Beware Thematic ETFs | The Investors Edge

By John Stewart, chief investment officer at Farmers Trust Co.

Week in Review: Falling Inflation Keeps Markets Moving Higher

Inflation was 0.2% in June, which was less than the three-tenths increase expected. Over the past year, the inflation rate was 3.0%, marking its lowest year-over-year reading since March of 2021.

Markets cheered the continued improvement in price pressures with both stocks and bonds rallying more than one percent in the wake of the report.

Inflation is certainly one factor in determining the health and trajectory of the economy and stock market, but it is by no means the entire story.

If the falling rate of inflation is accompanied by, or even a sign of slowing, or potentially contracting economic growth, a reduction in corporate earning power and future earnings estimates is on the way.

That is by no means a recipe for higher stock prices. Corporate earnings estimates have actually been falling for the past year. Until that trend changes, downside risks remain as we move further into the second half of the year.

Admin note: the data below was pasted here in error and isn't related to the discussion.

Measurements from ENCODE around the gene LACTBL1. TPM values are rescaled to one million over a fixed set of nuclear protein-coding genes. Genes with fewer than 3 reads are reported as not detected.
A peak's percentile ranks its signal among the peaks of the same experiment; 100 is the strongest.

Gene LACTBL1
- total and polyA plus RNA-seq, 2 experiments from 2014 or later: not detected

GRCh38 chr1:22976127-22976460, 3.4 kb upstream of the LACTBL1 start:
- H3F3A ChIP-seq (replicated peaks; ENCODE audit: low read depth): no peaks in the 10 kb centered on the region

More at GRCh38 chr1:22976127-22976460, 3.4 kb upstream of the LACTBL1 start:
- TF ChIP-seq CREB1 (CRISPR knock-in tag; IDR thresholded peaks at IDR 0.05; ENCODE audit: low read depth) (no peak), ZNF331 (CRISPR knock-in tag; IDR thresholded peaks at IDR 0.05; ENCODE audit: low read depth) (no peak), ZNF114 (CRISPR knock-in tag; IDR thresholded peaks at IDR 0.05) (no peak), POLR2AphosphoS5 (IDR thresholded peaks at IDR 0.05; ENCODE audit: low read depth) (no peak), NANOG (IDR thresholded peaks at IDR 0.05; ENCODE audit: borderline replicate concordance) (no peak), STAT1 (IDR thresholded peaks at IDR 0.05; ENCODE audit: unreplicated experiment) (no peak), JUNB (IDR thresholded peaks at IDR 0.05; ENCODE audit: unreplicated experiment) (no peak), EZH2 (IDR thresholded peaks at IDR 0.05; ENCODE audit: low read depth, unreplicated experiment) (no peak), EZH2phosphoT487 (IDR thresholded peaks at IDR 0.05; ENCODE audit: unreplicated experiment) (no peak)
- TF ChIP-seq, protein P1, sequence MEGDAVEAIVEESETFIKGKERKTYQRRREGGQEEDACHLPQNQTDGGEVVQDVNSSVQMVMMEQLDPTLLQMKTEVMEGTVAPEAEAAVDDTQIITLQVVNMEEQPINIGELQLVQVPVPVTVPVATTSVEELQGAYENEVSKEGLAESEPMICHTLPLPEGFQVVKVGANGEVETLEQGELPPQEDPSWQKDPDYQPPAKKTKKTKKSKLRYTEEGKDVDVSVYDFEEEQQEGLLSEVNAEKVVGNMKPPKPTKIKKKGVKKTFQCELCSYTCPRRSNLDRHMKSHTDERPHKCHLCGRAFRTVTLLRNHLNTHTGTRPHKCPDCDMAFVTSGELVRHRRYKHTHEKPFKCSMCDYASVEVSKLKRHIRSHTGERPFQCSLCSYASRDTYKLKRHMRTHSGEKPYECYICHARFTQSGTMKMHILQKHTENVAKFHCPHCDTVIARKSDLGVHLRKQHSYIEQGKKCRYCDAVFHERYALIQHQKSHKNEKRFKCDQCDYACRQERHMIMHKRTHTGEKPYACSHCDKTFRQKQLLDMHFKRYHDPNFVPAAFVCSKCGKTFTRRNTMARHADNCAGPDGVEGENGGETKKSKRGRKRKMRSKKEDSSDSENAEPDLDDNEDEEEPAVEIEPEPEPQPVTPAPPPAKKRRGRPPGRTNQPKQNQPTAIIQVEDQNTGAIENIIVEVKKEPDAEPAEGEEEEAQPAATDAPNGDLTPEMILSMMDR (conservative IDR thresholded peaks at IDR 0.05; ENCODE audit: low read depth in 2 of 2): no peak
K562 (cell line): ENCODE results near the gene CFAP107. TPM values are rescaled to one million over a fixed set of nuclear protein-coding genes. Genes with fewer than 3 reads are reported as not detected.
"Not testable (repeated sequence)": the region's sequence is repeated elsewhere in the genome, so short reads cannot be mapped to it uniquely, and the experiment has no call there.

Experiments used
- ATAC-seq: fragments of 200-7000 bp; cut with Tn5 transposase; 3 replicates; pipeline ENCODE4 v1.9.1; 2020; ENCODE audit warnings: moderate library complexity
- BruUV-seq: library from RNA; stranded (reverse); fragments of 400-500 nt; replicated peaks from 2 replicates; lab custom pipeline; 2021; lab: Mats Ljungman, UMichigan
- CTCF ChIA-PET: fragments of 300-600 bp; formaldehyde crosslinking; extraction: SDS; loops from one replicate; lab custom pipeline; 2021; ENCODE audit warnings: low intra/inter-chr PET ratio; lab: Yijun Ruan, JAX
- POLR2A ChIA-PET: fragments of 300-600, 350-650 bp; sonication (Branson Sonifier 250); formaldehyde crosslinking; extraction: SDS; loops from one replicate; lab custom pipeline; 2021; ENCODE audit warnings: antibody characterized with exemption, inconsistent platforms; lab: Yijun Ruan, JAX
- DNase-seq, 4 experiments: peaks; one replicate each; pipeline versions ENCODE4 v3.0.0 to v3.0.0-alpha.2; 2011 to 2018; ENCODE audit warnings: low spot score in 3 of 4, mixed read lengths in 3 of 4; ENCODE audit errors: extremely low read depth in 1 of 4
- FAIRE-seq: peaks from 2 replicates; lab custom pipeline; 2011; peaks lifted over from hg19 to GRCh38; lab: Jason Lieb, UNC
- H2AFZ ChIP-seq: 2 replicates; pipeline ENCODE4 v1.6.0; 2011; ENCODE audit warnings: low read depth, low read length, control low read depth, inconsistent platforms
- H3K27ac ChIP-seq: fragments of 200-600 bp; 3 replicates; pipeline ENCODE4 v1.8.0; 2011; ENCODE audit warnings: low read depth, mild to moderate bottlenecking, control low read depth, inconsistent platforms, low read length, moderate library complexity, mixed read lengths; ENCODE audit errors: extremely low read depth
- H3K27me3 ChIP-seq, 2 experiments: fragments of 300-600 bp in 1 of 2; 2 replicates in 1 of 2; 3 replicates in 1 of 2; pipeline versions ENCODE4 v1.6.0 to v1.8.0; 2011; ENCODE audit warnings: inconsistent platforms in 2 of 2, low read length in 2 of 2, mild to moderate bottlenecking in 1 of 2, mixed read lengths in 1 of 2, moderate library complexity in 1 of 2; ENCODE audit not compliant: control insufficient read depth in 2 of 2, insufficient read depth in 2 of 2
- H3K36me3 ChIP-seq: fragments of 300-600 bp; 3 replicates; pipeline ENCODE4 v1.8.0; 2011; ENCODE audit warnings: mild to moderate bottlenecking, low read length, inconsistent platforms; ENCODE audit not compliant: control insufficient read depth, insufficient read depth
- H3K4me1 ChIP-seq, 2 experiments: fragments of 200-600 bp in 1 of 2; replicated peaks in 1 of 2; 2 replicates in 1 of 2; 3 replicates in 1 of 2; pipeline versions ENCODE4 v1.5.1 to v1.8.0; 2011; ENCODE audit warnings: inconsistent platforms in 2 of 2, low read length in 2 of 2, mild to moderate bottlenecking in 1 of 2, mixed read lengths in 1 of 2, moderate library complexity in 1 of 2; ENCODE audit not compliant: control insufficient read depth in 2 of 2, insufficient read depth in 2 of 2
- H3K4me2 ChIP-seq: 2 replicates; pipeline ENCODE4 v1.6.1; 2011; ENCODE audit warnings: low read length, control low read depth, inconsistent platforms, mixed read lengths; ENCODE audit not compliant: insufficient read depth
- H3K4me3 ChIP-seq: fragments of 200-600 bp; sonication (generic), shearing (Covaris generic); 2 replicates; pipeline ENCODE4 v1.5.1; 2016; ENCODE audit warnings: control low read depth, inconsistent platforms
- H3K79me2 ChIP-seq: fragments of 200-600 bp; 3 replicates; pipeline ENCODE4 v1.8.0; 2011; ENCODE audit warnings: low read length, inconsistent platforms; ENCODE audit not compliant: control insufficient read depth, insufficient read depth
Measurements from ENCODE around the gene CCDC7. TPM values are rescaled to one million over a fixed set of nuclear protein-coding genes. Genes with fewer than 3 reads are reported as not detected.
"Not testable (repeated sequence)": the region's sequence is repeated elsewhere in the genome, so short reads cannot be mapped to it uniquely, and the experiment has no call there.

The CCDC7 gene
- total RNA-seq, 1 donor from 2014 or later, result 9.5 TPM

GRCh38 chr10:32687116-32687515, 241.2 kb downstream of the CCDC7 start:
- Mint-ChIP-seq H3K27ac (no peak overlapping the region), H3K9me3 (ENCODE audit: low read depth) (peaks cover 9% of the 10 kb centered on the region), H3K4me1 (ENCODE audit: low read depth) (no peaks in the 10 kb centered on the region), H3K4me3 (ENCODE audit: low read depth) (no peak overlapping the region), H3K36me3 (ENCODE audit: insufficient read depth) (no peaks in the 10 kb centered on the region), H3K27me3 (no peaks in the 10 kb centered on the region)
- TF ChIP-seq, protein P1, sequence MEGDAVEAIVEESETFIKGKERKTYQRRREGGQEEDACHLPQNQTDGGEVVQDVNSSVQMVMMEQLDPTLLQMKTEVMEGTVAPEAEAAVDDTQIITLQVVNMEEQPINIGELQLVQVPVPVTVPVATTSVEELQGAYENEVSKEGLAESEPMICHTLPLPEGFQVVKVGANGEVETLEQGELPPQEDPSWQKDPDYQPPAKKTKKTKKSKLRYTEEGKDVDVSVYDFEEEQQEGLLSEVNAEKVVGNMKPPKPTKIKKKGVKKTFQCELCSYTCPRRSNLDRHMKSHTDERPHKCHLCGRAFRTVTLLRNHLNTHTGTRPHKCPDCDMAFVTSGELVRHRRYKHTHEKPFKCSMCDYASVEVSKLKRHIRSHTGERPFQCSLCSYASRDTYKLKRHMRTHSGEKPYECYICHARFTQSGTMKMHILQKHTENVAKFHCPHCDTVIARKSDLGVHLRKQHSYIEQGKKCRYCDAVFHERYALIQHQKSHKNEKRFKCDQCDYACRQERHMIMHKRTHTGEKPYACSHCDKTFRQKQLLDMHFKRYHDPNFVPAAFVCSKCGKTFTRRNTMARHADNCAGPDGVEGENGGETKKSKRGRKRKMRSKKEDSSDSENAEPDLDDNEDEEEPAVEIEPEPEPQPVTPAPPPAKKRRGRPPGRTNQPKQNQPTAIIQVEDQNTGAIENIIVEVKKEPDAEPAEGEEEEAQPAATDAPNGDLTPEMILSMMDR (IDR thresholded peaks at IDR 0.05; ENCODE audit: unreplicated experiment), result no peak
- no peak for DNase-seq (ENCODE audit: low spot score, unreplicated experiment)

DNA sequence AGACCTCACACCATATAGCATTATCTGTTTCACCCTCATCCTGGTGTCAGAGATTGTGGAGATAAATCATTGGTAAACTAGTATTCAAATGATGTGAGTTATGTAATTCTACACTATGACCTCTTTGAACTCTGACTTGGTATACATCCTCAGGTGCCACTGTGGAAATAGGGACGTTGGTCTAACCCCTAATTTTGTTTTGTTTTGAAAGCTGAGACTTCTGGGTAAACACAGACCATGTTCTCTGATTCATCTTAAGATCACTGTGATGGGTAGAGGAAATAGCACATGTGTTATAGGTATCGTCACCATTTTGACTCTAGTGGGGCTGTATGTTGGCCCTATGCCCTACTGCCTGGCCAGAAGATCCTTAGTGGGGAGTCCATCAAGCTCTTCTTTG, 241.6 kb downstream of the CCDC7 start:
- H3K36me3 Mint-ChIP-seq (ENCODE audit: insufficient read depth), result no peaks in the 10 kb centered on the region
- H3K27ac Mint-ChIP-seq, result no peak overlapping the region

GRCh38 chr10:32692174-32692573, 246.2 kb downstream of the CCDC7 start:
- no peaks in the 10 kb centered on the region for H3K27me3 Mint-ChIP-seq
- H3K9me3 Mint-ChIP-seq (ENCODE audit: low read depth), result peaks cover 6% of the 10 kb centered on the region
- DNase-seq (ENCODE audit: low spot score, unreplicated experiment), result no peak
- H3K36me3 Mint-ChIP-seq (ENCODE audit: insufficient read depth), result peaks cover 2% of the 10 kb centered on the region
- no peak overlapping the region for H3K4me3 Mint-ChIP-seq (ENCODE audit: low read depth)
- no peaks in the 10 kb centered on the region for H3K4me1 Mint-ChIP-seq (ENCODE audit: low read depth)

Featured Insight: Beware Thematic ETFs

For anyone that doesn’t know, ETF stands for exchange-traded fund, and is basically a basket of securities that trades on the exchange just like an individual stock.

You can buy ETFs that track broad market indexes like the S&P 500, ones that track sectors like technology, or even specialized thematic ETFs that invest around a certain trend or theme, like A.I., the trend toward EVs, or Alternative Energy.

These themes may or may not be attractive investment opportunities, but the ETFs that represent a narrow niche require extra scrutiny.

For one, many are quite expensive, carrying a higher-than-average expense ratio, which is deducted from the value of the fund. Additionally, these funds may be concentrated in just a few stocks, or have allocations that aren’t as representative of the particular theme as they might appear on the surface.

I’m not saying that all thematic ETFs are bad – just make sure to do your homework so that you know exactly what you’re buying.

Looking Ahead: August and September

Mark Twain is quoted as saying that October is a peculiarly dangerous month to speculate in stocks, but then goes on to list all the other months as dangerous as well.

While the month of October is known for some famous stock market crashes, the only two months that have averaged negative rates of return for the broader market are August and September.

So enjoy July while it lasts, because we’ll soon be entering the weakest seasonal period for equities.

Could this year continue to surprise to the upside? Absolutely! On the other hand, if you’ve been riding the stock market wave higher, it might not be a bad time to do some portfolio rebalancing by harvesting some gains and moving the proceeds into assets that are more conservative or have underperformed this year.

Copyright 2024 The Business Journal, Youngstown, Ohio.